Labor Union

Okay, let’s set the Wayback Machine for Tuesday of last week.

I slept for roughly 2 hours due partly to a litany of things that needed to be accomplished prior to D-Day, but mostly due to Jib’s refusal to sleep like a normal dog.  (He scratched at the door 4 times from midnight to 3 am.)  So I’m exhausted from Jumpstreet, but I get up at 3:30 anyway, shower, and prepare for what was to be my very last pre-fatherhood drive.

We arrive at Memorial Houston Katy at 5am, and it’s a ghost town.  Which, to be honest, was a little unsettling.  Echoes of “No Mercy” in Left 4 Dead kept floating around in my mind and I had a firm grip on the Boppy, should I need to comfort a zombie into submission.

l4dmercyGrabbin’ pills.

We eventually find the Labor & Delivery wing, and they hustle us immediately into our room.  And the very first thing I notice is the art on the ceiling, which they’d obviously procured from a Chinese buffet fire sale and forgotten to turn on the water animation light effect.

ceilingartAt the sound of the buzzer, stare at the art.

Jen gets changed, suffers some preliminary poking and prodding, gets hooked up to an IV, and we settle in for what is certain to be one of the longer days of our lives.

After a couple hours there’s a shift change and Robin, our new nurse, arrives.  An entire un-funny conversation about how that makes Jen “Batman,” which I suppose makes me “Catwoman” but only if I get to be the Eartha Kitt one and not Halle Berry, plays out in my head.  Wisely, I decide to say nothing to this end, and opt instead for, “good morning, Robin.”
This was a smart move, because Robin was awesome and antagonizing your delivery nurse is pretty high up on the list of, “What Not to Do When You’re Expecting.”

Things progress, fiddly bits get dilated, and contractions are measured.  The call is made to Dr. Feelgood who shows up with an Epidural hobby kit.  One that looks suspiciously like the plutonium encasing from Back to the Future.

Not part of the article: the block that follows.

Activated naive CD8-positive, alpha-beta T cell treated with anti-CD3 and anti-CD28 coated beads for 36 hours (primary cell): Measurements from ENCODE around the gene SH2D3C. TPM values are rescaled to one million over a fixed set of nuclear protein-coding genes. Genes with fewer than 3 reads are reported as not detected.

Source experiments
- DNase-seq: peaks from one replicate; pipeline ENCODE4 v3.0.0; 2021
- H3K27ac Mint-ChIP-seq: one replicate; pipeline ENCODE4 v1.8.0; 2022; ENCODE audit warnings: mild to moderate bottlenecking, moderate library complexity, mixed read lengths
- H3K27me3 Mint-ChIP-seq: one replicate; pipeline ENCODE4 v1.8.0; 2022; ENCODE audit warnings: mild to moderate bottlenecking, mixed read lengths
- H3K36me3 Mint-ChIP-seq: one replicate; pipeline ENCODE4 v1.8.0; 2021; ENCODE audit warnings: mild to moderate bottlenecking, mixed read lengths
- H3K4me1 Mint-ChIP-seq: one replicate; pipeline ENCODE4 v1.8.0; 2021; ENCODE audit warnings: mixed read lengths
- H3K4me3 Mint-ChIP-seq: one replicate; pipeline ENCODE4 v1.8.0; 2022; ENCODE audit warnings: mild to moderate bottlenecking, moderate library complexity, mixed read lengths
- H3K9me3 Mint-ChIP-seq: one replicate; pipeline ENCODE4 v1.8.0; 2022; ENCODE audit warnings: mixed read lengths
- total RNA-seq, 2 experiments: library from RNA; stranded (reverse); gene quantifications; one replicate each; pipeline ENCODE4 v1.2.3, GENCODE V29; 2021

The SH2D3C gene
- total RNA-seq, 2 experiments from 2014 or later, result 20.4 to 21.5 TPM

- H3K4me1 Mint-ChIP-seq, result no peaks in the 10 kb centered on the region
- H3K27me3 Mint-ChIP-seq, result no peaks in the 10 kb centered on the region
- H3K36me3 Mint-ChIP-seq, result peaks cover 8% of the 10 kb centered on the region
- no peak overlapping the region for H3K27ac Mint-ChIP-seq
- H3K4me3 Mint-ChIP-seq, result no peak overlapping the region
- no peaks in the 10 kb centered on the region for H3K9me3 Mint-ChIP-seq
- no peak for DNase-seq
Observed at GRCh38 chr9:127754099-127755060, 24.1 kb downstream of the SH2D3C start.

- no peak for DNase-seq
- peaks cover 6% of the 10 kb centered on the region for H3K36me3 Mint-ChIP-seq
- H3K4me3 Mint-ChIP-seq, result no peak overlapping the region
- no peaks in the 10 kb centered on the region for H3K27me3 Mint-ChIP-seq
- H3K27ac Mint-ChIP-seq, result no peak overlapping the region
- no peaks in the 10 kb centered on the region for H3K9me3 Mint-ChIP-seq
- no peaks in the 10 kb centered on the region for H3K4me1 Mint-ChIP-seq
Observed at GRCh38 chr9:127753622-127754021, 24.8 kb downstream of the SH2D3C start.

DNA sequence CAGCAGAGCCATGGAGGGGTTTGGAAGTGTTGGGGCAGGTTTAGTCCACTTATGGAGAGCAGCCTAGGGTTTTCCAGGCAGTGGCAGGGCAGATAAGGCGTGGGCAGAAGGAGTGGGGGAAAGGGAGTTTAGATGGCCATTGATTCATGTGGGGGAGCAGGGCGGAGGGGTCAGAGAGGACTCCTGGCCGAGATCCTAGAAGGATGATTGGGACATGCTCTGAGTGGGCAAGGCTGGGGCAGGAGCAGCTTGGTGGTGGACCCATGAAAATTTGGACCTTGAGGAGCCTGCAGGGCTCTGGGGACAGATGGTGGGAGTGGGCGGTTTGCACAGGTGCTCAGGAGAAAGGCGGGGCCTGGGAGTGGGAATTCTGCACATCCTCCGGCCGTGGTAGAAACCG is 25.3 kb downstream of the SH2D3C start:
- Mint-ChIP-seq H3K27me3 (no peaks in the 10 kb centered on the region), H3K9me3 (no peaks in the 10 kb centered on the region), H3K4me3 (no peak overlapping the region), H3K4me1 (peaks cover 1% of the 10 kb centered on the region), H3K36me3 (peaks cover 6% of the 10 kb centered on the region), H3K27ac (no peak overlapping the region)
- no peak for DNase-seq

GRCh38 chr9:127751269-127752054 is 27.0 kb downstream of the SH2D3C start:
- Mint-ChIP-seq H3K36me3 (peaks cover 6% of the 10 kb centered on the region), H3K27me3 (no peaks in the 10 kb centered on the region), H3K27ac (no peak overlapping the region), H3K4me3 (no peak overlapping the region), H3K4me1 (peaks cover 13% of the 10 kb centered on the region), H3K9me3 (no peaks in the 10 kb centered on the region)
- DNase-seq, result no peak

The anesthesiologist asks me to leave the room, presumably to keep watch for Libyans, and after 30 minutes Jen is hooked up, flyin’ high and feelin’ good.

Then a nearby monitor buzzes an alarm and Robin looks…concerned.  She says that the heart rates of both Jen and Daphne have dipped suddenly and she’ll need me to leave the room.   A few more nurses hustle past me as I head out into the hallway.
And there I stand.
Arms slack.
Staring at a door, behind which my entire life is currently in danger and I’m very powerless to help.

That is what alone feels like.

After a minute or two (or a lifetime, depending on your perspective), the door opens and they beckon me back in.  Things have calmed down and Jen and Little D are both fine.  I, however, become laser-focused on the heartbeat monitors for the following 12 hours.  And mentally mark each slightly irregular pattern like my life depended on it.
Because it did.

The day stretches on.  Family comes and goes.  We chat with Robin about dogs and fruit and movies and Canada…  All the while, a strange and mysterious “dilation” number continues to incrementally grow.

At 5:30, a little more than 12 hours after we arrived, it’s announced that Jen’s dilation is 10.  Which apparently means that all uterine systems are “GO.”  Activity starts, and preparation for “test pushes” begins.

Jen does her first push and, once again, Daphne’s heart rate plummets, terrifying everyone in the room.  Robin suspends all launch protocol and calls for Jen’s doctor, just in case something should go wrong.  Her doc arrives and we commence pushing again.